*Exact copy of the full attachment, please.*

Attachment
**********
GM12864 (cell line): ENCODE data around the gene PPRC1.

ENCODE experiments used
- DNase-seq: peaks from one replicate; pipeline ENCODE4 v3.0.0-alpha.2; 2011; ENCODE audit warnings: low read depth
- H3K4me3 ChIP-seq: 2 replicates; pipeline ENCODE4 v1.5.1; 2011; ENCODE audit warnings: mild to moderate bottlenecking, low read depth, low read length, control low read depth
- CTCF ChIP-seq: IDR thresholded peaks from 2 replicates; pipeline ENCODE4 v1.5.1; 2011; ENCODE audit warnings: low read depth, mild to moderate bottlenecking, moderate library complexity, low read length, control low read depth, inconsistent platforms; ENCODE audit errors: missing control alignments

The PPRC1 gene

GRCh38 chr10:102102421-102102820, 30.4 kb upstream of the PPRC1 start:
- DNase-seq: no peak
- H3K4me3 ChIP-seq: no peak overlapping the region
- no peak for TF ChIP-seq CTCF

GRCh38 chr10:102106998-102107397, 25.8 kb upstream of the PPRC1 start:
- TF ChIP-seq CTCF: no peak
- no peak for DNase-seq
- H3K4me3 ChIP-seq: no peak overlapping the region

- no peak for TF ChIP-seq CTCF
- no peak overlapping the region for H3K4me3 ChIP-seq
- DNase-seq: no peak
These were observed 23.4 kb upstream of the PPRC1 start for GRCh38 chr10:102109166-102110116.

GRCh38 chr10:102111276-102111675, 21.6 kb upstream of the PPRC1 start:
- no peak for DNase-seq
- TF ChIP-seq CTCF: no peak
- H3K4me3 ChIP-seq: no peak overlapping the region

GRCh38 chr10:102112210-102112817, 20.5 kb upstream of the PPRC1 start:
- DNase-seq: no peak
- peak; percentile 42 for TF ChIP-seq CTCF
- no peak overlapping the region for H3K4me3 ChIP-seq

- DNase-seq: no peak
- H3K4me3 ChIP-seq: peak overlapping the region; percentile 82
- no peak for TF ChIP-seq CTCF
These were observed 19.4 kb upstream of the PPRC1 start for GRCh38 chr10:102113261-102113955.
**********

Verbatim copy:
GM12864 (cell line): ENCODE data around the gene PPRC1.

ENCODE experiments used
- DNase-seq: peaks from one replicate; pipeline ENCODE4 v3.0.0-alpha.2; 2011; ENCODE audit warnings: low read depth
- H3K4me3 ChIP-seq: 2 replicates; pipeline ENCODE4 v1.5.1; 2011; ENCODE audit warnings: mild to moderate bottlenecking, low read depth, low read length, control low read depth
- CTCF ChIP-seq: IDR thresholded peaks from 2 replicates; pipeline ENCODE4 v1.5.1; 2011; ENCODE audit warnings: low read depth, mild to moderate bottlenecking, moderate library complexity, low read length, control low read depth, inconsistent platforms; ENCODE audit errors: missing control alignments

The PPRC1 gene

GRCh38 chr10:102102421-102102820, 30.4 kb upstream of the PPRC1 start:
- DNase-seq: no peak
- H3K4me3 ChIP-seq: no peak overlapping the region
- no peak for TF ChIP-seq CTCF

GRCh38 chr10:102106998-102107397, 25.8 kb upstream of the PPRC1 start:
- TF ChIP-seq CTCF: no peak
- no peak for DNase-seq
- H3K4me3 ChIP-seq: no peak overlapping the region

- no peak for TF ChIP-seq CTCF
- no peak overlapping the region for H3K4me3 ChIP-seq
- DNase-seq: no peak
These were observed 23.4 kb upstream of the PPRC1 start for GRCh38 chr10:102109166-102110116.

GRCh38 chr10:102111276-102111675, 21.6 kb upstream of the PPRC1 start:
- no peak for DNase-seq
- TF ChIP-seq CTCF: no peak
- H3K4me3 ChIP-seq: no peak overlapping the region

GRCh38 chr10:102112210-102112817, 20.5 kb upstream of the PPRC1 start:
- DNase-seq: no peak
- peak; percentile 42 for TF ChIP-seq CTCF
- no peak overlapping the region for H3K4me3 ChIP-seq

- DNase-seq: no peak
- H3K4me3 ChIP-seq: peak overlapping the region; percentile 82
- no peak for TF ChIP-seq CTCF
These were observed 19.4 kb upstream of the PPRC1 start for GRCh38 chr10:102113261-102113955.